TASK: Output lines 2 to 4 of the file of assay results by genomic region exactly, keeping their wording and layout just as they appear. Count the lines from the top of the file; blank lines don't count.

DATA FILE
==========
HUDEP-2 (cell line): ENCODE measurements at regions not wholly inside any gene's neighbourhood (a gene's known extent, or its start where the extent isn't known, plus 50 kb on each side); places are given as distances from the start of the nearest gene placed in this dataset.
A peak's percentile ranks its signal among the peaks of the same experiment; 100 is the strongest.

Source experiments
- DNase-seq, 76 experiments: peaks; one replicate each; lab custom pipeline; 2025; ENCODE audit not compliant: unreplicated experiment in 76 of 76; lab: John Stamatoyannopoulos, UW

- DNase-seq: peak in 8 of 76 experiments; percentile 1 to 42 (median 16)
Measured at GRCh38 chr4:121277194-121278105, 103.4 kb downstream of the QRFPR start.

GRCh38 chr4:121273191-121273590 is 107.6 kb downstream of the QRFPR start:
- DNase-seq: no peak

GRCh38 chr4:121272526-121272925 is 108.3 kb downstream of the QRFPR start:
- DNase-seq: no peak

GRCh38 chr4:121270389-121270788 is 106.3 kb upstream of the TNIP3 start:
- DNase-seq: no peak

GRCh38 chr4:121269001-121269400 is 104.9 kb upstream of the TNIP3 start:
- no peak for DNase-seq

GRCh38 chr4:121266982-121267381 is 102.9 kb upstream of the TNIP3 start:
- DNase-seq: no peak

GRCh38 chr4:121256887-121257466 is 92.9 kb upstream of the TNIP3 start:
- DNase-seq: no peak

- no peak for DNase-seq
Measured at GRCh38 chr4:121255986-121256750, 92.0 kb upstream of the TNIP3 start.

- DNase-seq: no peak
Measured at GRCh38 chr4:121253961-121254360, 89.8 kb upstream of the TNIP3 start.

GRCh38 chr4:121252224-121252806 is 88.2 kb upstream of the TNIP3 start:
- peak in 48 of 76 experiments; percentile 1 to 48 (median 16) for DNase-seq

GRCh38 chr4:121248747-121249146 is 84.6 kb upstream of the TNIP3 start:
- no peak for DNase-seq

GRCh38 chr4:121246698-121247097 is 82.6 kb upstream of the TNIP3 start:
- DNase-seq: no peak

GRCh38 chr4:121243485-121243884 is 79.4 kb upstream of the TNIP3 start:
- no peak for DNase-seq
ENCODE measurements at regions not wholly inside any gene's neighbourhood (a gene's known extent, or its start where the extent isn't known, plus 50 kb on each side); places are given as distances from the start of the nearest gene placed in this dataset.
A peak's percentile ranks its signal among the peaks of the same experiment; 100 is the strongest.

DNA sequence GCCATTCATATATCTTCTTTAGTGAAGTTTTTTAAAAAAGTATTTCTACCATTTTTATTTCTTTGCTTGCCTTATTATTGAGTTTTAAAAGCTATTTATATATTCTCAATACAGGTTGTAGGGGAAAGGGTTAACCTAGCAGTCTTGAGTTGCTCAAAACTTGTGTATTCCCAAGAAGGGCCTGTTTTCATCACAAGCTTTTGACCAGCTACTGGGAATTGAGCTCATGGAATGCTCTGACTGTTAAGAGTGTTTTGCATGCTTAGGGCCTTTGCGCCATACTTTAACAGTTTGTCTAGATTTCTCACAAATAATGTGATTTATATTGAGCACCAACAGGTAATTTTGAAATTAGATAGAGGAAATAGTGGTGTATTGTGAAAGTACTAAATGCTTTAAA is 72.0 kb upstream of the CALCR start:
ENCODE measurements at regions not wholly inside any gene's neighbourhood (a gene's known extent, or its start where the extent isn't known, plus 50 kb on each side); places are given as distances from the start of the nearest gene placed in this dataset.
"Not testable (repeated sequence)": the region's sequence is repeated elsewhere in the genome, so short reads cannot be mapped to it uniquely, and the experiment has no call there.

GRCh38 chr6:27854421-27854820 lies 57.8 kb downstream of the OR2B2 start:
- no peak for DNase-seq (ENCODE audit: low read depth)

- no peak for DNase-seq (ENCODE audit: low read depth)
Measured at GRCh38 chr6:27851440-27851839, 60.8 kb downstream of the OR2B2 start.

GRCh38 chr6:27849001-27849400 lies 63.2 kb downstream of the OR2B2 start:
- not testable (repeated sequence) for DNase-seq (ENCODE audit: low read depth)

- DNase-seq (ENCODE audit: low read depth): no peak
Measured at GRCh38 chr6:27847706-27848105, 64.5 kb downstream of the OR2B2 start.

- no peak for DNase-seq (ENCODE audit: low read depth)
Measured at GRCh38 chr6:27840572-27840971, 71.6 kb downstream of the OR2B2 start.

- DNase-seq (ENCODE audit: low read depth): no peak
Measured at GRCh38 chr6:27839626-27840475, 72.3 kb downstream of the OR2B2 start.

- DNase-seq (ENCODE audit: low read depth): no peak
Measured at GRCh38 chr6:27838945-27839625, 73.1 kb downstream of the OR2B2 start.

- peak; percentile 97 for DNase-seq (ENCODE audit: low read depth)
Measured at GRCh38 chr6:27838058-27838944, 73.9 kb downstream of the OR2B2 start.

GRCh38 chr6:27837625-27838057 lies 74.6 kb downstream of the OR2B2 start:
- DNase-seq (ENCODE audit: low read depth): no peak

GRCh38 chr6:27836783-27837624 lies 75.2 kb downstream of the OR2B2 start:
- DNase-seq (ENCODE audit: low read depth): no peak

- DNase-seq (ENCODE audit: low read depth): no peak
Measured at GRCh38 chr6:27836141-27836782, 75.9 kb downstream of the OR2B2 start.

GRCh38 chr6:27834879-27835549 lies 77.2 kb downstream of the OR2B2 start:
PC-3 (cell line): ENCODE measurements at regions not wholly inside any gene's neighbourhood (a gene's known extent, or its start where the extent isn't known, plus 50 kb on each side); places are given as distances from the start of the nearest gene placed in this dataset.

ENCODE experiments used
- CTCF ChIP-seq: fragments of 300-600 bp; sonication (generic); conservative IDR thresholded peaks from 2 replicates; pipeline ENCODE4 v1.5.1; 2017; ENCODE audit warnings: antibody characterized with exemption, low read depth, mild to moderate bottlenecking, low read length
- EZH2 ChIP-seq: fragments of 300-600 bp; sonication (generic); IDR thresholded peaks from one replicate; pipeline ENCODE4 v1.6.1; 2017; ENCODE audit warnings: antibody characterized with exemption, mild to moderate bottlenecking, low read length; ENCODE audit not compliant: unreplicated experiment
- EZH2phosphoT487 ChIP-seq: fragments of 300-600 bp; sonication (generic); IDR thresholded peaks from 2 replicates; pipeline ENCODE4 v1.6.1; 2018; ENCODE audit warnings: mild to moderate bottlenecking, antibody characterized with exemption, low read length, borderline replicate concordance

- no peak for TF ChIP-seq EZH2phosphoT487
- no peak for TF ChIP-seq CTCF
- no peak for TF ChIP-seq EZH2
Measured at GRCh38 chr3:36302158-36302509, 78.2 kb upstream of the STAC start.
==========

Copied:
A peak's percentile ranks its signal among the peaks of the same experiment; 100 is the strongest.

Source experiments
- DNase-seq, 76 experiments: peaks; one replicate each; lab custom pipeline; 2025; ENCODE audit not compliant: unreplicated experiment in 76 of 76; lab: John Stamatoyannopoulos, UW